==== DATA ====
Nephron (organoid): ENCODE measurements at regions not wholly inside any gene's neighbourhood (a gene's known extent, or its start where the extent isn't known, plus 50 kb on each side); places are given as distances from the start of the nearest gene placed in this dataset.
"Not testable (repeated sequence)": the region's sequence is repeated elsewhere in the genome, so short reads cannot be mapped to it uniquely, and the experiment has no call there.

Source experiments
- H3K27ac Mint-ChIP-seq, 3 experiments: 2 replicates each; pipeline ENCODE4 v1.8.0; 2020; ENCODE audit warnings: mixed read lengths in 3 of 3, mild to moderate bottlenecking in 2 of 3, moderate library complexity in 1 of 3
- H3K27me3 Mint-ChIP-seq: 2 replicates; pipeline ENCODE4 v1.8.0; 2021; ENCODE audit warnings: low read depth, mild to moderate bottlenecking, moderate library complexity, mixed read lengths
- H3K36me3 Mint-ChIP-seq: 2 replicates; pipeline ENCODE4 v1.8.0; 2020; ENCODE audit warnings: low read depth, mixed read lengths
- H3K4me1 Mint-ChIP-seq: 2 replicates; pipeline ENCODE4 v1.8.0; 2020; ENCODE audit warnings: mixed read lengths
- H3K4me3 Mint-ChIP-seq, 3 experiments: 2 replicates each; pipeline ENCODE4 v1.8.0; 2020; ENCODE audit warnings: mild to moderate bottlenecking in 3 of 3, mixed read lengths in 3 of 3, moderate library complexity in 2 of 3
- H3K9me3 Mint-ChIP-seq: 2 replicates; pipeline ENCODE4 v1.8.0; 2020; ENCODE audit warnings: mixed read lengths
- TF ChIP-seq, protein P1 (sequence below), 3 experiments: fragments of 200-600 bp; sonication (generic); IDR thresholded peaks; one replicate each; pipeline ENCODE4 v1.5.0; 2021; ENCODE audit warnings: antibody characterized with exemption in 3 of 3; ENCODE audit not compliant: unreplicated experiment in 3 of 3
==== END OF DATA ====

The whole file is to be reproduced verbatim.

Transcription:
Nephron (organoid): ENCODE measurements at regions not wholly inside any gene's neighbourhood (a gene's known extent, or its start where the extent isn't known, plus 50 kb on each side); places are given as distances from the start of the nearest gene placed in this dataset.
"Not testable (repeated sequence)": the region's sequence is repeated elsewhere in the genome, so short reads cannot be mapped to it uniquely, and the experiment has no call there.

Source experiments
- H3K27ac Mint-ChIP-seq, 3 experiments: 2 replicates each; pipeline ENCODE4 v1.8.0; 2020; ENCODE audit warnings: mixed read lengths in 3 of 3, mild to moderate bottlenecking in 2 of 3, moderate library complexity in 1 of 3
- H3K27me3 Mint-ChIP-seq: 2 replicates; pipeline ENCODE4 v1.8.0; 2021; ENCODE audit warnings: low read depth, mild to moderate bottlenecking, moderate library complexity, mixed read lengths
- H3K36me3 Mint-ChIP-seq: 2 replicates; pipeline ENCODE4 v1.8.0; 2020; ENCODE audit warnings: low read depth, mixed read lengths
- H3K4me1 Mint-ChIP-seq: 2 replicates; pipeline ENCODE4 v1.8.0; 2020; ENCODE audit warnings: mixed read lengths
- H3K4me3 Mint-ChIP-seq, 3 experiments: 2 replicates each; pipeline ENCODE4 v1.8.0; 2020; ENCODE audit warnings: mild to moderate bottlenecking in 3 of 3, mixed read lengths in 3 of 3, moderate library complexity in 2 of 3
- H3K9me3 Mint-ChIP-seq: 2 replicates; pipeline ENCODE4 v1.8.0; 2020; ENCODE audit warnings: mixed read lengths
- TF ChIP-seq, protein P1 (sequence below), 3 experiments: fragments of 200-600 bp; sonication (generic); IDR thresholded peaks; one replicate each; pipeline ENCODE4 v1.5.0; 2021; ENCODE audit warnings: antibody characterized with exemption in 3 of 3; ENCODE audit not compliant: unreplicated experiment in 3 of 3